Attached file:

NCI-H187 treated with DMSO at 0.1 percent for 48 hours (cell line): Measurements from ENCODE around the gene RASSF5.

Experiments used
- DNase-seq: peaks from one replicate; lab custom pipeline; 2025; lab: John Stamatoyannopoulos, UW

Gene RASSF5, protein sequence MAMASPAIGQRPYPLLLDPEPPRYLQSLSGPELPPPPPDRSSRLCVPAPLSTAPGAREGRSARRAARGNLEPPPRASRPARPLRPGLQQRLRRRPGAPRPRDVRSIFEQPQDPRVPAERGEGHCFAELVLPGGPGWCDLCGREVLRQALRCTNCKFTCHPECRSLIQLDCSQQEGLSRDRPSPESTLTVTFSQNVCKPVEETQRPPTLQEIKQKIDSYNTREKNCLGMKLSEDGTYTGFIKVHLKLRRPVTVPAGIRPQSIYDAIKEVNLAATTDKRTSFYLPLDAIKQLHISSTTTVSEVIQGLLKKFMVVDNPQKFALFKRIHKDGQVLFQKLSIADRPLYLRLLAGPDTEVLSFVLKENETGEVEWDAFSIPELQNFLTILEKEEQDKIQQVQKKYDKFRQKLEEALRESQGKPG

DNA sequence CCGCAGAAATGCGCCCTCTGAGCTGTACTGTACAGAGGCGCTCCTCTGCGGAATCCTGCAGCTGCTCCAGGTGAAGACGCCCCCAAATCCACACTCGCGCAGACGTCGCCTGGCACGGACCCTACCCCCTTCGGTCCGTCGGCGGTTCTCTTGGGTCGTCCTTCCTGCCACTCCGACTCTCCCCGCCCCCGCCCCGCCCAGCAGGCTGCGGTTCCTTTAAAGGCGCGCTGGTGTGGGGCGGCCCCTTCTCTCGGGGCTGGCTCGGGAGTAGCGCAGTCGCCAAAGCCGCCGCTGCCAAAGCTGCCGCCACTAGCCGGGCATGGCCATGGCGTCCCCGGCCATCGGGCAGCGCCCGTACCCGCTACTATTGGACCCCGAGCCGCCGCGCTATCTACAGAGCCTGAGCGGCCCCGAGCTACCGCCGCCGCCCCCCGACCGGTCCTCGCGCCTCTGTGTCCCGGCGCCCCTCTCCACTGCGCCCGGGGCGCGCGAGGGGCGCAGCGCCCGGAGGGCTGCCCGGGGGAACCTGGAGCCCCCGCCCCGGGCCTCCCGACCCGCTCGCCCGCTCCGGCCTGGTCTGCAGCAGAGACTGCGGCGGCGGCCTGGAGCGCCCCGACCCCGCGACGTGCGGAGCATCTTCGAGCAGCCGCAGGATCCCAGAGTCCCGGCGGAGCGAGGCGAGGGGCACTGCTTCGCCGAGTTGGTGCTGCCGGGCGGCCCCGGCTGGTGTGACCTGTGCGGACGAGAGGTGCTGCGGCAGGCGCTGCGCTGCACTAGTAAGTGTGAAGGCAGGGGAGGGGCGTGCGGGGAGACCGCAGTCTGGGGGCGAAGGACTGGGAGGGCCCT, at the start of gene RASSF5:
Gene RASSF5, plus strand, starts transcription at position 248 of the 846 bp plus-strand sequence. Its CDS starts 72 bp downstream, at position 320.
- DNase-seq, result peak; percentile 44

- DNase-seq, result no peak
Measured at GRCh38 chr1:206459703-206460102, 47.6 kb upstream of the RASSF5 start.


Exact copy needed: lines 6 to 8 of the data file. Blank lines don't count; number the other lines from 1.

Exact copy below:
Gene RASSF5, plus strand, starts transcription at position 248 of the 846 bp plus-strand sequence. Its CDS starts 72 bp downstream, at position 320.
- DNase-seq, result peak; percentile 44

- DNase-seq, result no peak